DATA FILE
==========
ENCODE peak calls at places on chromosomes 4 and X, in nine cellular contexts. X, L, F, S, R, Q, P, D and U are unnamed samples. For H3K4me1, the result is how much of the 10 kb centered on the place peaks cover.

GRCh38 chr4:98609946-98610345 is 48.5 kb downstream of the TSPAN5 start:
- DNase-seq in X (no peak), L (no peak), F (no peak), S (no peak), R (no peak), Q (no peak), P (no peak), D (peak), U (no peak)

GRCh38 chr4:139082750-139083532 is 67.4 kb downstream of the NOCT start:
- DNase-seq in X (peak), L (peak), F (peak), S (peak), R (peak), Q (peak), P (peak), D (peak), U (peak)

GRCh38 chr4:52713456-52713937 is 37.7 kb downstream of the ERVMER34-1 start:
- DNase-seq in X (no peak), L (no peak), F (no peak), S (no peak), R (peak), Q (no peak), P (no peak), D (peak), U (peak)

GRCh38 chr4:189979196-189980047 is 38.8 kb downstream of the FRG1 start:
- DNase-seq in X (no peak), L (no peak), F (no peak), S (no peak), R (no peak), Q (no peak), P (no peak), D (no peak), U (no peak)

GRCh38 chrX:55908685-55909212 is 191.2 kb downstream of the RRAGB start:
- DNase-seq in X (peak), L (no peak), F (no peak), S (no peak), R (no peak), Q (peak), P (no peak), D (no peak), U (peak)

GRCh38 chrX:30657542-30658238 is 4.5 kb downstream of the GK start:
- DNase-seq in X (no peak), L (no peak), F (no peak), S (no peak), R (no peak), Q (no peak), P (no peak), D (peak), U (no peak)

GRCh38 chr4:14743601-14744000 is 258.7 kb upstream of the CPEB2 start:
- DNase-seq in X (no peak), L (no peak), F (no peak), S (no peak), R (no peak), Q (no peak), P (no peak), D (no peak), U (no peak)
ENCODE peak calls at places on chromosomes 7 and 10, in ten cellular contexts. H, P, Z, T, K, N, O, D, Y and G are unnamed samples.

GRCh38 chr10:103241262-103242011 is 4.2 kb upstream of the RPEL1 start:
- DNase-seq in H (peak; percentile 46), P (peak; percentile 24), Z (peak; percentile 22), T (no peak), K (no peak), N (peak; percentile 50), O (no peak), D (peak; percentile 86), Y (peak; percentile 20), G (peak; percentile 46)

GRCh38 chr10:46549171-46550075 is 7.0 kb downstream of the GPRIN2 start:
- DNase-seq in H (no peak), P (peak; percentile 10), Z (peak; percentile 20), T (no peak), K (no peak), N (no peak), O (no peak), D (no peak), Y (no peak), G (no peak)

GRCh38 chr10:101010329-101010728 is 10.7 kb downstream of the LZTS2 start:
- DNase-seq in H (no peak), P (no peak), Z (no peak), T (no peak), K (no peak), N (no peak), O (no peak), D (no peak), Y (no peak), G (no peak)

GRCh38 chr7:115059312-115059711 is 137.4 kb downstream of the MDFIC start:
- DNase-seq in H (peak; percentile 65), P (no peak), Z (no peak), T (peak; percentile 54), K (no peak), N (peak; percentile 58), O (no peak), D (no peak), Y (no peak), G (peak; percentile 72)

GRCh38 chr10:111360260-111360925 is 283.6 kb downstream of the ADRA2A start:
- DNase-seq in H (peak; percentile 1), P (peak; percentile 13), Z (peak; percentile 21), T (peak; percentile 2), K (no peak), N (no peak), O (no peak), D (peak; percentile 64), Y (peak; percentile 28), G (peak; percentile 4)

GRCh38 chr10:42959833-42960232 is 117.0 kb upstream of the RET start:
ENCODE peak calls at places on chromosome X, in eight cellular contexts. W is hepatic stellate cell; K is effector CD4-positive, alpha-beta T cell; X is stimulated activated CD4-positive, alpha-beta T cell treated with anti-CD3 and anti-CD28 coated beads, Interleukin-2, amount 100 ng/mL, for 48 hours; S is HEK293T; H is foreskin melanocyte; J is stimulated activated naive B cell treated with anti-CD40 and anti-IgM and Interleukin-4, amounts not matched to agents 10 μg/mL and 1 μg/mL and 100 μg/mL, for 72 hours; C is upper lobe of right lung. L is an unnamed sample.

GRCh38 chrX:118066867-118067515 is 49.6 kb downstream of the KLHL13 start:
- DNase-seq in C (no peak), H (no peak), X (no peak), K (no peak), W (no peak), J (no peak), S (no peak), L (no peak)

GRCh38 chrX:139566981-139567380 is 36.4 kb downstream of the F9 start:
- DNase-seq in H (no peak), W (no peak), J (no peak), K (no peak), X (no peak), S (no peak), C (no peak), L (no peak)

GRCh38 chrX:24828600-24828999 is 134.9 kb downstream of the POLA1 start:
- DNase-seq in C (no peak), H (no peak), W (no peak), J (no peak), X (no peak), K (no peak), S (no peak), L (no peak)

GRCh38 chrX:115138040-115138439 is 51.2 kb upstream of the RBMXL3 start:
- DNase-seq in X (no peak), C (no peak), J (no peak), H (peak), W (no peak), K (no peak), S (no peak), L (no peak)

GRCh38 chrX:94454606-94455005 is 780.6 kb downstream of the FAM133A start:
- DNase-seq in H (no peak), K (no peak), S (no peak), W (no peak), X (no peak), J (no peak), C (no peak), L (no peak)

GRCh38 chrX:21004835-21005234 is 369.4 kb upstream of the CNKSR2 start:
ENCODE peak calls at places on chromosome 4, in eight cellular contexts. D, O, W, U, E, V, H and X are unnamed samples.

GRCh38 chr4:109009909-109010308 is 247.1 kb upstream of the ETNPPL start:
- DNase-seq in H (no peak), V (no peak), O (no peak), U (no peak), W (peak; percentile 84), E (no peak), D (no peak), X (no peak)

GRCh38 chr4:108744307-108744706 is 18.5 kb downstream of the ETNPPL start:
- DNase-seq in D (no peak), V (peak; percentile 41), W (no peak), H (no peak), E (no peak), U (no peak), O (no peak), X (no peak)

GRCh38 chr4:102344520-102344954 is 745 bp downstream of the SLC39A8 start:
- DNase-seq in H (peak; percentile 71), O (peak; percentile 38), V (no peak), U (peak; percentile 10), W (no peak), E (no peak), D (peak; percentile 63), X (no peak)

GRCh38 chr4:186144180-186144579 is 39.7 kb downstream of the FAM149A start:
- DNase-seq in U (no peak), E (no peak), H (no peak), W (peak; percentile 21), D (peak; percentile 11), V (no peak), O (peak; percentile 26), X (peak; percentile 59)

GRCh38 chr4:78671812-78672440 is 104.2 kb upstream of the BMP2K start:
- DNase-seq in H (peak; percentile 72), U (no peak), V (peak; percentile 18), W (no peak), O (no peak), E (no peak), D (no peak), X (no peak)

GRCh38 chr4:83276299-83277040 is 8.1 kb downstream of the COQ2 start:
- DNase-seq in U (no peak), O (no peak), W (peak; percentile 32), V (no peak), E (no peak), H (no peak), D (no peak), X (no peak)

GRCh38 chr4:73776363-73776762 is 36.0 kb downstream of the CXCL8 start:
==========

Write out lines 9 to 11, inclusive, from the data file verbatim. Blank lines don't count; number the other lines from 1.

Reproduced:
- DNase-seq in X (no peak), L (no peak), F (no peak), S (no peak), R (no peak), Q (no peak), P (no peak), D (no peak), U (no peak)

GRCh38 chrX:55908685-55909212 is 191.2 kb downstream of the RRAGB start:
- DNase-seq in X (peak), L (no peak), F (no peak), S (no peak), R (no peak), Q (peak), P (no peak), D (no peak), U (peak)